To apply for a Max Planck fellowship in the Laser Interferometry and Gravitational Wave Astronomy Department please go to this dedicated web-page.
If you need more information please contact email@example.com
Research in this department is focused on the direct observational consequences of Einstein's general theory of relativity, particularly as it relates to astrophysics and cosmology.
The research focuses primarily on searches for gravitational waves in data from the most sensitive ground based interferometric detectors. These include searches for long lived signals from rapidly rotating neutron stars, transient signals from the coalescence of compact objects in binary systems and unmodelled burst signals.
Scientists in the department also search for electromagnetic emissions from neutron stars and have discovered several new radio and gamma-ray pulsars. The group operates the ATLAS computing cluster: with its 40,000 CPU cores and 2,000 GPUs this is the world's largest and most powerful resource dedicated to gravitational wave searches and data analysis. The department also help run the Einstein@Home project, which uses computing power donated by the general public to search for gravitational waves and electromagnetic emission from neutron stars.
Applications for positions in this department are accepted at any time throughout the year.
To apply for a Max Planck fellowship in the Observational Relativity and Cosmology Department please go to this dedicated web-page.
If you need more information please contact firstname.lastname@example.org
Research in this department is purely theoretical and brings together some of the most exciting challenges of modern physics and mathematics. The overall goal is the unification of general relativity and quantum mechanics into a theory of quantum gravity, which should also provide a consistent framework for incorporating the other fundamental forces in nature.
A consistent theory of quantum gravity seems to be required to answer questions about the early universe and the nature of black holes. Several candidate theories have been put forward over the last decades. On the one hand, supergravity and super-string theory aim for a unification of gravity with the other fundamental interactions, and have their roots in quantum field theory. The requirement of mathematical consistency and the non-renormalizability of perturbatively quantized gravity, and the need to incorporate the non-gravitational interactions are likely to force us to modify Einstein's theory at the smallest distances. This may lead an entirely new type of theory, which could explain how space-time is dissolved at very small distances, and in which Einstein's theory emerges only as an effective low energy theory. On the other hand, non-pertubative approaches such as loop quantum gravity, spin foams and group field theory proceed from basic principles of General Relativity. These canonical approaches emphasize the geometrical aspects and appear well suited to deal with unsolved conceptual issues of quantum gravity, such as e.g. the problem of time or the interpretation of the wave function of the universe.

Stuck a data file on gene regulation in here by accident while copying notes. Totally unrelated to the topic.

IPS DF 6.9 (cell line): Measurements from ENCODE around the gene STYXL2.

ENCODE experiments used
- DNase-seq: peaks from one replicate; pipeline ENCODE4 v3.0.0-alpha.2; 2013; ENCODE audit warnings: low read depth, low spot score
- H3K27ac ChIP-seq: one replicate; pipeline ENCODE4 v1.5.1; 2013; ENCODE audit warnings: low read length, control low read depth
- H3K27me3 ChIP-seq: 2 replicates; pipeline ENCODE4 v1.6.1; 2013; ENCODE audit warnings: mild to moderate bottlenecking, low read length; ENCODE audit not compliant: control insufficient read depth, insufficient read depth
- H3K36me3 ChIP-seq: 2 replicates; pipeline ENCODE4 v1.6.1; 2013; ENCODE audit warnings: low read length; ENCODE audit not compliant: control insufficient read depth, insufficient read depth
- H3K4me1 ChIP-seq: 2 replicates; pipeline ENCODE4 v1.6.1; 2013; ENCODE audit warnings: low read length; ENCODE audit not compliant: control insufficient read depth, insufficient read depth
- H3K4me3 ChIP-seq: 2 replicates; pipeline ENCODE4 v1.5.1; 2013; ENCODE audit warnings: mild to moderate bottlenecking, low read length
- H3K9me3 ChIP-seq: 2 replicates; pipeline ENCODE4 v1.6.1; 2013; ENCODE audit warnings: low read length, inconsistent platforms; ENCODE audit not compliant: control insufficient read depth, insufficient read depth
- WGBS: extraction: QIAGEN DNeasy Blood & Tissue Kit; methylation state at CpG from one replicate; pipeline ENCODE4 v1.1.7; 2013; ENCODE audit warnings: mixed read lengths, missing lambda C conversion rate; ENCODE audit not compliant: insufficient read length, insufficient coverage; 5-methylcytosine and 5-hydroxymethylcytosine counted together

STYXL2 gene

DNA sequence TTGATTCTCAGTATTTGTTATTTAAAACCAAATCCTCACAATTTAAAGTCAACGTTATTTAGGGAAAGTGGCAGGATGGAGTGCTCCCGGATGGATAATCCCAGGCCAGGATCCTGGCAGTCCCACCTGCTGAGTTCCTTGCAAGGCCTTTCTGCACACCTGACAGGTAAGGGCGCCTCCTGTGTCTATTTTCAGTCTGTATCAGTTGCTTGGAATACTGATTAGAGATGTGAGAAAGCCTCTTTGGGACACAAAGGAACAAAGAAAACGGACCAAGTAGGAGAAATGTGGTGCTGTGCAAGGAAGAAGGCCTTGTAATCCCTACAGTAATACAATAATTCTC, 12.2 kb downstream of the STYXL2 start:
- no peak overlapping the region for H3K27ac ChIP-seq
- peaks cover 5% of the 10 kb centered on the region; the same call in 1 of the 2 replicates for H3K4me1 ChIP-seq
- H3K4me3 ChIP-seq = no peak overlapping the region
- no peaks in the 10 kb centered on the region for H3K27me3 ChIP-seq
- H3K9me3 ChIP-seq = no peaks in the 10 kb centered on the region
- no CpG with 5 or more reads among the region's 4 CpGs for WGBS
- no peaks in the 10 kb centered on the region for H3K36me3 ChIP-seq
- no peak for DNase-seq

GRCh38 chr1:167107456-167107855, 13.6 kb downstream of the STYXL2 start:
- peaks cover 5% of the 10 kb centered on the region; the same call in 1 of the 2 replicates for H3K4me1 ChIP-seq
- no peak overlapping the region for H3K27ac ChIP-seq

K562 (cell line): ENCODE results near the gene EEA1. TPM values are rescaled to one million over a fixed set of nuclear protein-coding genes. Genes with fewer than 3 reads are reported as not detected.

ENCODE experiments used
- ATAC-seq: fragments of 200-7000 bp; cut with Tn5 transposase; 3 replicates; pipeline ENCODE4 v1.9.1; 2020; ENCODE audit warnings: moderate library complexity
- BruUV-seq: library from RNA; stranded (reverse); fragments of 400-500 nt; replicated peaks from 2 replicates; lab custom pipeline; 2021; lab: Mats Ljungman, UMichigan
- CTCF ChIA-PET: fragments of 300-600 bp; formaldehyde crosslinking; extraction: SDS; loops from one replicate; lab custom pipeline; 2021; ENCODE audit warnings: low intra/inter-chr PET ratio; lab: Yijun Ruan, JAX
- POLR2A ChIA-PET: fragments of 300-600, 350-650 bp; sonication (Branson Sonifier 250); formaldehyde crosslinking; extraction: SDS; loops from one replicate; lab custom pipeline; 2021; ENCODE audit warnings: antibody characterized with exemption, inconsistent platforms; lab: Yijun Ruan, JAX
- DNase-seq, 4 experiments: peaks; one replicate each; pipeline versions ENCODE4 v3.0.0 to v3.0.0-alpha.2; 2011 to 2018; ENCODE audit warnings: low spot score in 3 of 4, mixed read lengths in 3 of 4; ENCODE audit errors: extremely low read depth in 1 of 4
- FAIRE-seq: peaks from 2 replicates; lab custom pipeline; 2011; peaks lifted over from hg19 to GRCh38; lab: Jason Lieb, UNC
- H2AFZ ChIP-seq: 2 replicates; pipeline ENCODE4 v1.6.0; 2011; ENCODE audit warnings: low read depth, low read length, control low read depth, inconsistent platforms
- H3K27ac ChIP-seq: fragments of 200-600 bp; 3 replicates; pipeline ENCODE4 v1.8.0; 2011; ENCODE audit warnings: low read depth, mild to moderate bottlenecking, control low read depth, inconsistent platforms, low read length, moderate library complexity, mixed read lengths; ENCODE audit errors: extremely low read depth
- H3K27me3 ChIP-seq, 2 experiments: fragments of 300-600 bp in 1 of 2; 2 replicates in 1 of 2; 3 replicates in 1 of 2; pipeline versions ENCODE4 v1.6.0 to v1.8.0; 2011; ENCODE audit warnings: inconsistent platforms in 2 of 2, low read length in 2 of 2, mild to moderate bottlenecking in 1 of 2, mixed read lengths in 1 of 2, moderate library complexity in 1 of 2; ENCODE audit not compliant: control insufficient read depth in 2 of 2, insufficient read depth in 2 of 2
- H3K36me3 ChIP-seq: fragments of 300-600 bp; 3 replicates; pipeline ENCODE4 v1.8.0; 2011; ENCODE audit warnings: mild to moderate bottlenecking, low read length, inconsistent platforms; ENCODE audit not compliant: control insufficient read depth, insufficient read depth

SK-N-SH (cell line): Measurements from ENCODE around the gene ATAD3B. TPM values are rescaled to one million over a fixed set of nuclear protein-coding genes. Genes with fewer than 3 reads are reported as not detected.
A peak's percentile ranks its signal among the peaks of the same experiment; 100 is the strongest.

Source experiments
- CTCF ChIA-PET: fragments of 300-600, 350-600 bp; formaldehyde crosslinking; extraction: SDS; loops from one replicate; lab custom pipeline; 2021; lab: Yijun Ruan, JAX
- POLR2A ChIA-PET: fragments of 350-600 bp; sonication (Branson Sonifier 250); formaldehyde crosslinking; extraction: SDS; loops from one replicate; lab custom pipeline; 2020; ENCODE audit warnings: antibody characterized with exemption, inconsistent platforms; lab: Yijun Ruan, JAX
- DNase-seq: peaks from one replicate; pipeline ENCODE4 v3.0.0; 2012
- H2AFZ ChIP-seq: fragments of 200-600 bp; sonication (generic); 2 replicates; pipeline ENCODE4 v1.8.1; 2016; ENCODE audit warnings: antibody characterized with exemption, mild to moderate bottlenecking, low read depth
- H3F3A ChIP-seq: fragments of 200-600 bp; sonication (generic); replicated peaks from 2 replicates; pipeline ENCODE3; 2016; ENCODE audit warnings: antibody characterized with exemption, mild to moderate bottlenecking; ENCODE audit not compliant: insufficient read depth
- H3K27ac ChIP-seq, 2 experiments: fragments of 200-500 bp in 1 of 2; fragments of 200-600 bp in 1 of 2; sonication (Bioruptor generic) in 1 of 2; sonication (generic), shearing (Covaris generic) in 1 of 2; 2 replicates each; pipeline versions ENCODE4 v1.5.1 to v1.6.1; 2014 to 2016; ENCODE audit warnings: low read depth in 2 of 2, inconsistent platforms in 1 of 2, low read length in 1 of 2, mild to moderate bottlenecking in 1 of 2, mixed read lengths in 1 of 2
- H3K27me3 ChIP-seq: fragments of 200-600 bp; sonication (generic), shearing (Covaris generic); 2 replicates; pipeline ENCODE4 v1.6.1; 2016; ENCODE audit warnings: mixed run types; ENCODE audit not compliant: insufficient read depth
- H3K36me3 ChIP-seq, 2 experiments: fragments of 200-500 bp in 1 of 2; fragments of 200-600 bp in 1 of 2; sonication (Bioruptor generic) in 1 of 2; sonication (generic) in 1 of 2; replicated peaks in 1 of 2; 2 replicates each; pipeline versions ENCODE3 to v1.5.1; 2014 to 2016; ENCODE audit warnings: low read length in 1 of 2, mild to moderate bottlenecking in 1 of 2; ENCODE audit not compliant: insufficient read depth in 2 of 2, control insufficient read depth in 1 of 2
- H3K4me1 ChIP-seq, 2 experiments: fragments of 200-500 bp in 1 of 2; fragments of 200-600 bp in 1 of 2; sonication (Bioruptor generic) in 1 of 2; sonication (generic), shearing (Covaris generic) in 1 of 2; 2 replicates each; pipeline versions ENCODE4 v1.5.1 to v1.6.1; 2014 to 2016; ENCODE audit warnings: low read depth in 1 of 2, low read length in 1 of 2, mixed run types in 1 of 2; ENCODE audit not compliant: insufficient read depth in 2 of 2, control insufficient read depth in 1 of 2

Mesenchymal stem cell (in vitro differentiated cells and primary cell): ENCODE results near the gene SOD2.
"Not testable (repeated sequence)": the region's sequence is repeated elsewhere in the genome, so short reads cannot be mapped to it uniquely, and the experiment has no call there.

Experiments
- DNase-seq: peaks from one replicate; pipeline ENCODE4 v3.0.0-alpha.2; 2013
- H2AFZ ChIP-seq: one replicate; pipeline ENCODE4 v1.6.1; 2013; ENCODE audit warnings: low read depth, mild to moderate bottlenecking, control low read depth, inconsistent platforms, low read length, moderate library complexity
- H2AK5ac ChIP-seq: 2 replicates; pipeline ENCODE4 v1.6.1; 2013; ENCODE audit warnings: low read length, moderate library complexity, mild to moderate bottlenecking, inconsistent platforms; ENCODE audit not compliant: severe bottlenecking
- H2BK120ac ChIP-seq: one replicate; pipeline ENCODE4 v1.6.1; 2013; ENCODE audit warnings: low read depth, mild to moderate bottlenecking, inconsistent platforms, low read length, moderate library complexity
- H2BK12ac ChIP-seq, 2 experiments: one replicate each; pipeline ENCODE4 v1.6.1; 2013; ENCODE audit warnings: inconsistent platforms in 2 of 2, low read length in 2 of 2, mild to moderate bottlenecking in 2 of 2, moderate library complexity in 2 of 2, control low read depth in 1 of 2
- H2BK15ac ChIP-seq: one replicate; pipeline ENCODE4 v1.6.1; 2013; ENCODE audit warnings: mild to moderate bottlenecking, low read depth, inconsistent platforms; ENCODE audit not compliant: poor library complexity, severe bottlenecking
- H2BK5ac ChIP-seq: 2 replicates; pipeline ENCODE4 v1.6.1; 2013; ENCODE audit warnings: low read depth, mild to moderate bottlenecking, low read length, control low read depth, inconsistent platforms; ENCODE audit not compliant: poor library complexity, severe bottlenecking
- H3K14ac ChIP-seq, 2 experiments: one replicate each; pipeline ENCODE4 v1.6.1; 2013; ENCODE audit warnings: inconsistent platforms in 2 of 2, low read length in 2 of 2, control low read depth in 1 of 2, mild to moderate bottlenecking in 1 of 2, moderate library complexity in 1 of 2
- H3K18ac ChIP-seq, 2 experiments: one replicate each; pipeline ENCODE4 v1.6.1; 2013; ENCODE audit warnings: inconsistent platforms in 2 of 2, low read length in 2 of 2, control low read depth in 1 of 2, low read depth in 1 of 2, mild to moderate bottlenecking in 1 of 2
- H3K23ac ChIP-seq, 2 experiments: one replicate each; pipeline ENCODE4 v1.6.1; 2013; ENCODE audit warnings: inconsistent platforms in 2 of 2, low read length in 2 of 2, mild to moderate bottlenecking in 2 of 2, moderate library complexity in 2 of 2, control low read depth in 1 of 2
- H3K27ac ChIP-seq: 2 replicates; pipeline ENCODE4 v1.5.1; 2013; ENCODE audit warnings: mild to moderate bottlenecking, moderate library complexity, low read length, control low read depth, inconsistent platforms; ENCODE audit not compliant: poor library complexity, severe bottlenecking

As it is far from clear what a consistent theory of quantum gravity will look like and what its main features will be, the department aims to represent all the major current approaches to quantum gravity.
The department Quantum Gravity and Unified Theories is not offering any Max Planck Fellowships at the moment.
If you need more information please contact email@example.com.